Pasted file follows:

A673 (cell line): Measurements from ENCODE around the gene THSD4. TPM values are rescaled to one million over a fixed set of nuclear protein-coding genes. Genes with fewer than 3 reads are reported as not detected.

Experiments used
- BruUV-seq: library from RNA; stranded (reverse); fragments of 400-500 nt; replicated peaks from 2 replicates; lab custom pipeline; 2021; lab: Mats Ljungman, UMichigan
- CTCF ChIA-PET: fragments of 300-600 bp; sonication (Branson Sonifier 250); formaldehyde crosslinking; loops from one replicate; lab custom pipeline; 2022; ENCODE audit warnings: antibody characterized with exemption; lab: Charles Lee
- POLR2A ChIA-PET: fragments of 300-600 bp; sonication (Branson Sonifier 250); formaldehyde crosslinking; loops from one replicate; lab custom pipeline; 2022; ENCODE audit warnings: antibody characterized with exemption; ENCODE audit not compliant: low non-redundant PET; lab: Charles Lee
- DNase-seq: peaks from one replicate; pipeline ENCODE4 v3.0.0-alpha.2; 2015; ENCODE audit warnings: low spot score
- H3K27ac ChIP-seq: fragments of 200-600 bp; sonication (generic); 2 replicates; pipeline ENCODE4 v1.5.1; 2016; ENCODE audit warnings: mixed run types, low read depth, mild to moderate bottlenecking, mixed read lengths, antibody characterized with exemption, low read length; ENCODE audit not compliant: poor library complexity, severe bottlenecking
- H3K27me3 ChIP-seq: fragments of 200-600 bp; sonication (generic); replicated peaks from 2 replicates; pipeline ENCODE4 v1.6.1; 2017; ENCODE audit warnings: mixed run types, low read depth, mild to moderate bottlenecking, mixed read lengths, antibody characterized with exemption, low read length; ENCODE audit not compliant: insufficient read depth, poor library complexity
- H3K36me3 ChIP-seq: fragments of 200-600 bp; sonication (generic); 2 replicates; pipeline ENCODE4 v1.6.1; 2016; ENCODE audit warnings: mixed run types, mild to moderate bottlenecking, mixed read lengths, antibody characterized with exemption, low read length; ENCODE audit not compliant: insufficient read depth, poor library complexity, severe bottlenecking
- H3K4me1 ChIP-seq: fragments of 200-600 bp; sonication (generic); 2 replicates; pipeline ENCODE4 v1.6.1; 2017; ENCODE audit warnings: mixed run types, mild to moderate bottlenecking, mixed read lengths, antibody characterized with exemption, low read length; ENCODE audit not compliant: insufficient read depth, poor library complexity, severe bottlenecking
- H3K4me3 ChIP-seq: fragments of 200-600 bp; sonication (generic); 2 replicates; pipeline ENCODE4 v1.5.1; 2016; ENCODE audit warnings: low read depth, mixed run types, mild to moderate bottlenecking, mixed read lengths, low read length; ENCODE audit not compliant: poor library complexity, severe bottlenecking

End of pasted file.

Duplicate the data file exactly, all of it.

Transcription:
A673 (cell line): Measurements from ENCODE around the gene THSD4. TPM values are rescaled to one million over a fixed set of nuclear protein-coding genes. Genes with fewer than 3 reads are reported as not detected.

Experiments used
- BruUV-seq: library from RNA; stranded (reverse); fragments of 400-500 nt; replicated peaks from 2 replicates; lab custom pipeline; 2021; lab: Mats Ljungman, UMichigan
- CTCF ChIA-PET: fragments of 300-600 bp; sonication (Branson Sonifier 250); formaldehyde crosslinking; loops from one replicate; lab custom pipeline; 2022; ENCODE audit warnings: antibody characterized with exemption; lab: Charles Lee
- POLR2A ChIA-PET: fragments of 300-600 bp; sonication (Branson Sonifier 250); formaldehyde crosslinking; loops from one replicate; lab custom pipeline; 2022; ENCODE audit warnings: antibody characterized with exemption; ENCODE audit not compliant: low non-redundant PET; lab: Charles Lee
- DNase-seq: peaks from one replicate; pipeline ENCODE4 v3.0.0-alpha.2; 2015; ENCODE audit warnings: low spot score
- H3K27ac ChIP-seq: fragments of 200-600 bp; sonication (generic); 2 replicates; pipeline ENCODE4 v1.5.1; 2016; ENCODE audit warnings: mixed run types, low read depth, mild to moderate bottlenecking, mixed read lengths, antibody characterized with exemption, low read length; ENCODE audit not compliant: poor library complexity, severe bottlenecking
- H3K27me3 ChIP-seq: fragments of 200-600 bp; sonication (generic); replicated peaks from 2 replicates; pipeline ENCODE4 v1.6.1; 2017; ENCODE audit warnings: mixed run types, low read depth, mild to moderate bottlenecking, mixed read lengths, antibody characterized with exemption, low read length; ENCODE audit not compliant: insufficient read depth, poor library complexity
- H3K36me3 ChIP-seq: fragments of 200-600 bp; sonication (generic); 2 replicates; pipeline ENCODE4 v1.6.1; 2016; ENCODE audit warnings: mixed run types, mild to moderate bottlenecking, mixed read lengths, antibody characterized with exemption, low read length; ENCODE audit not compliant: insufficient read depth, poor library complexity, severe bottlenecking
- H3K4me1 ChIP-seq: fragments of 200-600 bp; sonication (generic); 2 replicates; pipeline ENCODE4 v1.6.1; 2017; ENCODE audit warnings: mixed run types, mild to moderate bottlenecking, mixed read lengths, antibody characterized with exemption, low read length; ENCODE audit not compliant: insufficient read depth, poor library complexity, severe bottlenecking
- H3K4me3 ChIP-seq: fragments of 200-600 bp; sonication (generic); 2 replicates; pipeline ENCODE4 v1.5.1; 2016; ENCODE audit warnings: low read depth, mixed run types, mild to moderate bottlenecking, mixed read lengths, low read length; ENCODE audit not compliant: poor library complexity, severe bottlenecking